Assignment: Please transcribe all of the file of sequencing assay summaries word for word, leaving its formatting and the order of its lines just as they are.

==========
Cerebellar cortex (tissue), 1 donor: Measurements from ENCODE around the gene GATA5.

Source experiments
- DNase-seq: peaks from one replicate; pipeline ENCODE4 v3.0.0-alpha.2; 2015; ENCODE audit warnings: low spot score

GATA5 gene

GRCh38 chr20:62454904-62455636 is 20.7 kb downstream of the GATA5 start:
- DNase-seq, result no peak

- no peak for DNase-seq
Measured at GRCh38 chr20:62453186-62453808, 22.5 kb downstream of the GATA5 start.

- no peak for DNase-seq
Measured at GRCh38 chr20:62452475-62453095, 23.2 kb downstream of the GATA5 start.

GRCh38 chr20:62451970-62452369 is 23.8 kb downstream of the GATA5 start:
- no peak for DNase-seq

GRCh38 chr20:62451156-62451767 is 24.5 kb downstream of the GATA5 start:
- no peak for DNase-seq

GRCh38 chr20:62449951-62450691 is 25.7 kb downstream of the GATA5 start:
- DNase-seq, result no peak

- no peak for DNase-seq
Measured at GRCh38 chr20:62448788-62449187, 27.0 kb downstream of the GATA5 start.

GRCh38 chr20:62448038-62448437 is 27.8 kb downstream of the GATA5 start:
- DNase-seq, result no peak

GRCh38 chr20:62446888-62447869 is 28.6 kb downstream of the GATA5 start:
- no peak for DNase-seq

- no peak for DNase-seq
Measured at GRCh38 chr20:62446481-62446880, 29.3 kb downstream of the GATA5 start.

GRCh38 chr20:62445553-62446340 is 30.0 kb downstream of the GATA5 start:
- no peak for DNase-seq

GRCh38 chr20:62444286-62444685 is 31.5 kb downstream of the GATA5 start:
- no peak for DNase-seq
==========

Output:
Cerebellar cortex (tissue), 1 donor: Measurements from ENCODE around the gene GATA5.

Source experiments
- DNase-seq: peaks from one replicate; pipeline ENCODE4 v3.0.0-alpha.2; 2015; ENCODE audit warnings: low spot score

GATA5 gene

GRCh38 chr20:62454904-62455636 is 20.7 kb downstream of the GATA5 start:
- DNase-seq, result no peak

- no peak for DNase-seq
Measured at GRCh38 chr20:62453186-62453808, 22.5 kb downstream of the GATA5 start.

- no peak for DNase-seq
Measured at GRCh38 chr20:62452475-62453095, 23.2 kb downstream of the GATA5 start.

GRCh38 chr20:62451970-62452369 is 23.8 kb downstream of the GATA5 start:
- no peak for DNase-seq

GRCh38 chr20:62451156-62451767 is 24.5 kb downstream of the GATA5 start:
- no peak for DNase-seq

GRCh38 chr20:62449951-62450691 is 25.7 kb downstream of the GATA5 start:
- DNase-seq, result no peak

- no peak for DNase-seq
Measured at GRCh38 chr20:62448788-62449187, 27.0 kb downstream of the GATA5 start.

GRCh38 chr20:62448038-62448437 is 27.8 kb downstream of the GATA5 start:
- DNase-seq, result no peak

GRCh38 chr20:62446888-62447869 is 28.6 kb downstream of the GATA5 start:
- no peak for DNase-seq

- no peak for DNase-seq
Measured at GRCh38 chr20:62446481-62446880, 29.3 kb downstream of the GATA5 start.

GRCh38 chr20:62445553-62446340 is 30.0 kb downstream of the GATA5 start:
- no peak for DNase-seq

GRCh38 chr20:62444286-62444685 is 31.5 kb downstream of the GATA5 start:
- no peak for DNase-seq